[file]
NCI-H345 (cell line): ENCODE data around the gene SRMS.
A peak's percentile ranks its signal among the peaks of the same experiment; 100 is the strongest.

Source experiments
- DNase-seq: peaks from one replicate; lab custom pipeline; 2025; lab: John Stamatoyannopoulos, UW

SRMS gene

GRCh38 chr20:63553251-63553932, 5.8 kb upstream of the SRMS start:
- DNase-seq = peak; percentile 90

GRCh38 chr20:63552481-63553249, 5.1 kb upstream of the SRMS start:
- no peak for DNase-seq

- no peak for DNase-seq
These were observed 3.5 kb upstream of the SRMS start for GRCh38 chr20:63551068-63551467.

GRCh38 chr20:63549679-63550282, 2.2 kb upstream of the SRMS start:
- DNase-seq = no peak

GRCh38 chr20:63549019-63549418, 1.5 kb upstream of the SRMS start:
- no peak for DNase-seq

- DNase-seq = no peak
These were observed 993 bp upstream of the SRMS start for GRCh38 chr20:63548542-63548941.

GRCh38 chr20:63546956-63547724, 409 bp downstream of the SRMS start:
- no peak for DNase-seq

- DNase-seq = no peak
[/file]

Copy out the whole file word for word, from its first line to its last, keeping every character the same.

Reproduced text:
NCI-H345 (cell line): ENCODE data around the gene SRMS.
A peak's percentile ranks its signal among the peaks of the same experiment; 100 is the strongest.

Source experiments
- DNase-seq: peaks from one replicate; lab custom pipeline; 2025; lab: John Stamatoyannopoulos, UW

SRMS gene

GRCh38 chr20:63553251-63553932, 5.8 kb upstream of the SRMS start:
- DNase-seq = peak; percentile 90

GRCh38 chr20:63552481-63553249, 5.1 kb upstream of the SRMS start:
- no peak for DNase-seq

- no peak for DNase-seq
These were observed 3.5 kb upstream of the SRMS start for GRCh38 chr20:63551068-63551467.

GRCh38 chr20:63549679-63550282, 2.2 kb upstream of the SRMS start:
- DNase-seq = no peak

GRCh38 chr20:63549019-63549418, 1.5 kb upstream of the SRMS start:
- no peak for DNase-seq

- DNase-seq = no peak
These were observed 993 bp upstream of the SRMS start for GRCh38 chr20:63548542-63548941.

GRCh38 chr20:63546956-63547724, 409 bp downstream of the SRMS start:
- no peak for DNase-seq

- DNase-seq = no peak